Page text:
Lexington, KY, United States | Member Since 2011
As other reviewers have already stated, Hitchens' narration is at times a bit mumbled. His is not a terrible performance, but Hitchens is no orator. I don't know about other Audible users but I suspect that I am not the only one who enjoys audiobooks in the car. Hitchens' tendency to let his voice trail off at the end of a sentence and otherwise mumble a bit makes it difficult at times to hear everything he says over the road noise. What I ended up doing was cranking up the volume to hear the quieter bits, at the expense of occasionally getting blown away when Hitchens decided to project his voice more powerfully.
That said, I recommend the book heartily! It's definitely worth the effort. I don't agree with everything Hitchens asserts but his book is very intelligent and thought-provoking on the whole. A credit well spent, in my opinion.
This is an interesting book about shifts in policy in the military and the intelligence services involved in the war on terror from about 2001 onwards. (Some of the material actually pre-dates 9/11.) If the subject matter interests you then you will probably find the book to be worth a credit. Shortcomings of the work include the way the author jumps around temporally and the overly-dramatic reading by the narrator.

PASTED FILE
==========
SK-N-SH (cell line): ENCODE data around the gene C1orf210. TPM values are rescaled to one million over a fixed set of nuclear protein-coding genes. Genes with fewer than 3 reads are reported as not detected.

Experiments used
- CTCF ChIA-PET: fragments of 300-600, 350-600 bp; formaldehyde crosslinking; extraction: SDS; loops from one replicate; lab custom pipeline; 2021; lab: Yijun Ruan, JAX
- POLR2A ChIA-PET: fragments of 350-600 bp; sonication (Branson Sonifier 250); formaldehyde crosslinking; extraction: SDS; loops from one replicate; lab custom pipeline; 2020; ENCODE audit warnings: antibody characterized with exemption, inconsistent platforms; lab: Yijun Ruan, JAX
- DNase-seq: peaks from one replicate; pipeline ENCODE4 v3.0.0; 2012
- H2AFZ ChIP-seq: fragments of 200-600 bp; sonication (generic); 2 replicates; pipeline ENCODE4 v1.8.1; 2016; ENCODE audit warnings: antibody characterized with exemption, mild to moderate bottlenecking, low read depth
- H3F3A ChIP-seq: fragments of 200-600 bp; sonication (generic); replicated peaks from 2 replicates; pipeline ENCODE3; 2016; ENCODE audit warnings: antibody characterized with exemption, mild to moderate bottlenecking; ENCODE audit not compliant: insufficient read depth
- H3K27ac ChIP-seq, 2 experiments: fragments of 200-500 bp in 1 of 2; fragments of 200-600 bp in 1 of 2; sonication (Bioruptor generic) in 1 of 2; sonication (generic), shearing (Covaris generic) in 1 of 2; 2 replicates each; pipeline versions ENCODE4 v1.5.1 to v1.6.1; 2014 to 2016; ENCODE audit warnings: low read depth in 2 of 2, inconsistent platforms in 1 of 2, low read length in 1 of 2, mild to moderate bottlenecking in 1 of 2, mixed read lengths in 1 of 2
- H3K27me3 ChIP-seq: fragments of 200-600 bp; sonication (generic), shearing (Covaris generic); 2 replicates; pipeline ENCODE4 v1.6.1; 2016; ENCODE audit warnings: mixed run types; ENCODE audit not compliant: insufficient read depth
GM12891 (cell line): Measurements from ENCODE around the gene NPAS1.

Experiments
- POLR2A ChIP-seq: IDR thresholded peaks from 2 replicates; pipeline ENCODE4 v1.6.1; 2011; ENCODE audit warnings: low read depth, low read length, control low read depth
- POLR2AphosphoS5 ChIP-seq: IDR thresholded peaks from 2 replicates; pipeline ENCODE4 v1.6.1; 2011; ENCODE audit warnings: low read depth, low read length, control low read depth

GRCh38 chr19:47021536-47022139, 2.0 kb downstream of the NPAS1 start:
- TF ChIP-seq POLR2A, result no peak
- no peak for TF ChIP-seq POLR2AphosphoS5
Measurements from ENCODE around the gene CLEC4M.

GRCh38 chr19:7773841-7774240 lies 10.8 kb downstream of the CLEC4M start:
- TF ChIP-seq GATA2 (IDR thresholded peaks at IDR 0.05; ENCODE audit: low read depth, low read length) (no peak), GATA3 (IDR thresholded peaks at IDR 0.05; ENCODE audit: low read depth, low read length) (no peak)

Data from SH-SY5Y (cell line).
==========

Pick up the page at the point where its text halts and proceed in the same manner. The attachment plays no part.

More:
While not without faults, "The Secret Speech" overall is gripping, moving, and educational and I recommend it enthusiastically to those who liked "Child 44."
Unlike the previous book it is not a mystery but an epic adventure that finds protagonist Leo Demidov on a seemingly hopeless quest that brings to mind the Myth of Sisyphus, the labors of Hercules, and Dante's Inferno. Dennis Boutsikaris again provides great narration, just as he did for "Child 44." If I were level criticism at it, I would say that "The Secret Speech" reached a point that seemed like a natural ending and then went on for several more chapters of what might have formed the basis of a whole separate book.
"14" starts off strong enough but the longer it went on the more glaring its shortcomings became . The author's voice as a writer is just not mature yet. He does not write with anything at all approaching economy, and consequently many scenes drag on and on. The dialogue is dull and predictable and, worse, often serves to detract from the plot or undermine the tone of the story rather than contribute to it. And perhaps worst of all, the tale reaches at a point where it becomes essentially fan fiction of H.P. Lovecraft in that the underlying premise is borrowed directly from Lovecraft rather than anything actually imagined by Clines.
"The Finish." is an informative though not especially exciting account of the Bin Laden raid. Bowden is a more mature writer than the author of "No Easy Day," but if you've read or listened to the latter there isn't much more to be learned from the former.